In Ecuador, dengue virus (DENV) infections transmitted by the Aedes aegypti mosquito are among the greatest public health concerns in urban coastal communities. Community- and household-level vector control is the principal means of controlling disease outbreaks. This study aimed to assess the impact of knowledge, attitudes, and practices (KAPs) and social-ecological factors on the presence or absence of DENV infections in the household.
In 2014 and 2015, individuals with DENV infections from sentinel clinics in Machala, Ecuador, were invited to participate in the study, as well as members of their household and members of four neighboring households located within 200 meters. We conducted diagnostic testing for DENV on all study participants; we surveyed heads of households (HOHs) regarding demographics, housing conditions and KAPs. We compared KAPs and social-ecological factors between households with (n = 139) versus without (n = 80) DENV infections, using bivariate analyses and multivariate logistic regression models with and without interactions.
Significant risk factors in multivariate models included proximity to abandoned properties, interruptions in piped water, and shaded patios (p<0.05). Significant protective factors included the use of mosquito bed nets, fumigation inside the home, and piped water inside the home (p<0.05). In bivariate analyses (but not multivariate modeling), DENV infections were positively associated with HOHs who were male, employed, and of younger age than households without infections (p<0.05). DENV infections were not associated with knowledge, attitude, or reported barriers to prevention activities.
Specific actions that can be considered to decrease the risk of DENV infections in the household include targeting vector control in highly shaded properties, fumigating inside the home, and use of mosquito bed nets. Community-level interventions include cleanup of abandoned properties, daily garbage collection, and reliable piped water inside houses. These findings can inform interventions to reduce the risk of other diseases transmitted by the Ae. aegypti mosquito, such as chikungunya and Zika fever.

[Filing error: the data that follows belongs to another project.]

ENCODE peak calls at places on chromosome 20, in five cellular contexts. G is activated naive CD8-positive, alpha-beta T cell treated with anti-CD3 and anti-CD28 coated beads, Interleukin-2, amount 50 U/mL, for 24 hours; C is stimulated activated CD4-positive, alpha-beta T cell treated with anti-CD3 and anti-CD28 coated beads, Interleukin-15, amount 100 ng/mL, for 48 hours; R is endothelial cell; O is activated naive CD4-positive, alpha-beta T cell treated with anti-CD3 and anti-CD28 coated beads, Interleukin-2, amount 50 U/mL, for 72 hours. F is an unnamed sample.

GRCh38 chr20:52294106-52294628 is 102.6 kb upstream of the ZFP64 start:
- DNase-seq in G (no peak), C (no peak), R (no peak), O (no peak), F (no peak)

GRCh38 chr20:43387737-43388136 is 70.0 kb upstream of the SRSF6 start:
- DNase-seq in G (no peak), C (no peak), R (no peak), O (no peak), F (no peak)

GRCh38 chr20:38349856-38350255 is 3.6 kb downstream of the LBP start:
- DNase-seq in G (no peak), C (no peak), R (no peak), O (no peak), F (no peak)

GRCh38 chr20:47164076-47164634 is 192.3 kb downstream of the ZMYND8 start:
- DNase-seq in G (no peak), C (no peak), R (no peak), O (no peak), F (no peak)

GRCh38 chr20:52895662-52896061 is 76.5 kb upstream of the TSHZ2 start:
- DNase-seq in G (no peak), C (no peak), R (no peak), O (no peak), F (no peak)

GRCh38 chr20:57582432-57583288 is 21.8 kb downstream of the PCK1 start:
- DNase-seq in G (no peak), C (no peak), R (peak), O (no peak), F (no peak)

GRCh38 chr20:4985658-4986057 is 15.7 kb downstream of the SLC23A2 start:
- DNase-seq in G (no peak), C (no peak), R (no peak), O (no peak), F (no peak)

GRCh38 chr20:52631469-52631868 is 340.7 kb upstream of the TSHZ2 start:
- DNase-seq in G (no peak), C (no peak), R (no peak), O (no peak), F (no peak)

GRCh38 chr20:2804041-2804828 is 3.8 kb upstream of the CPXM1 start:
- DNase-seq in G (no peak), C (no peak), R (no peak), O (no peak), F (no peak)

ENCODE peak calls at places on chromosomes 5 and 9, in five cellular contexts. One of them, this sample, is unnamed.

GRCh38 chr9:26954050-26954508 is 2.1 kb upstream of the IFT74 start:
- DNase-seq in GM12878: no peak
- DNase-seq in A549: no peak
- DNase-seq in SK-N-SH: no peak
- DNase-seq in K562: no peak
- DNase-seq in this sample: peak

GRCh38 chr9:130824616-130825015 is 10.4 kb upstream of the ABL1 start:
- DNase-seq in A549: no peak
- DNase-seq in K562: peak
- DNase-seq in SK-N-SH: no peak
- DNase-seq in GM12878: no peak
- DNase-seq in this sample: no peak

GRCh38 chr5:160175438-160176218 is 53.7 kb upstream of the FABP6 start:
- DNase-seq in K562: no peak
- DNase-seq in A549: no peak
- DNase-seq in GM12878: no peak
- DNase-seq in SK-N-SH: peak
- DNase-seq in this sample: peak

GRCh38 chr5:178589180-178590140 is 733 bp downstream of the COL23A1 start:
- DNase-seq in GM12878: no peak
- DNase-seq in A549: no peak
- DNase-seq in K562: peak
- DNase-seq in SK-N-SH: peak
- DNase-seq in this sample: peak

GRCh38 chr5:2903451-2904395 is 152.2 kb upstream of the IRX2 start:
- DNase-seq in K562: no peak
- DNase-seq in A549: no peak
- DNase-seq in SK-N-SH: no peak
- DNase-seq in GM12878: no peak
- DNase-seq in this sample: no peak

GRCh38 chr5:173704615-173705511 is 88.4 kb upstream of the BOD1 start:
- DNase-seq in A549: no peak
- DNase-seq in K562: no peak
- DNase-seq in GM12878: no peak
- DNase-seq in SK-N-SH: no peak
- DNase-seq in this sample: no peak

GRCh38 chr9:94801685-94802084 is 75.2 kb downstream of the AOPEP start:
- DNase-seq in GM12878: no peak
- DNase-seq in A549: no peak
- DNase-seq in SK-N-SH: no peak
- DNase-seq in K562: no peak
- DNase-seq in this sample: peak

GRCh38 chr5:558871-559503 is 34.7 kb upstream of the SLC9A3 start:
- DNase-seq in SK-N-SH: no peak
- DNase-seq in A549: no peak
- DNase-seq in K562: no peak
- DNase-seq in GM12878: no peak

Dengue, chikungunya and Zika viruses are transmitted to people primarily by the Aedes aegypti mosquitoes in tropical and subtropical regions. Diseases transmitted by the Ae. aegypti mosquito are a growing public health concern. Mosquito control is the principal means of preventing and controlling disease outbreaks. In this study, we compared the characteristics of households with and without DENV infections in the city of Machala, Ecuador. We found that risk factors for DENV infection included proximity to abandoned properties, interruptions in the piped water supply, and a highly shaded patio. Protective factors included the use of mosquito bed nets, fumigation inside the home, and piped water inside the home. These findings can be used to inform targeted interventions by the public health sector at the household and community levels.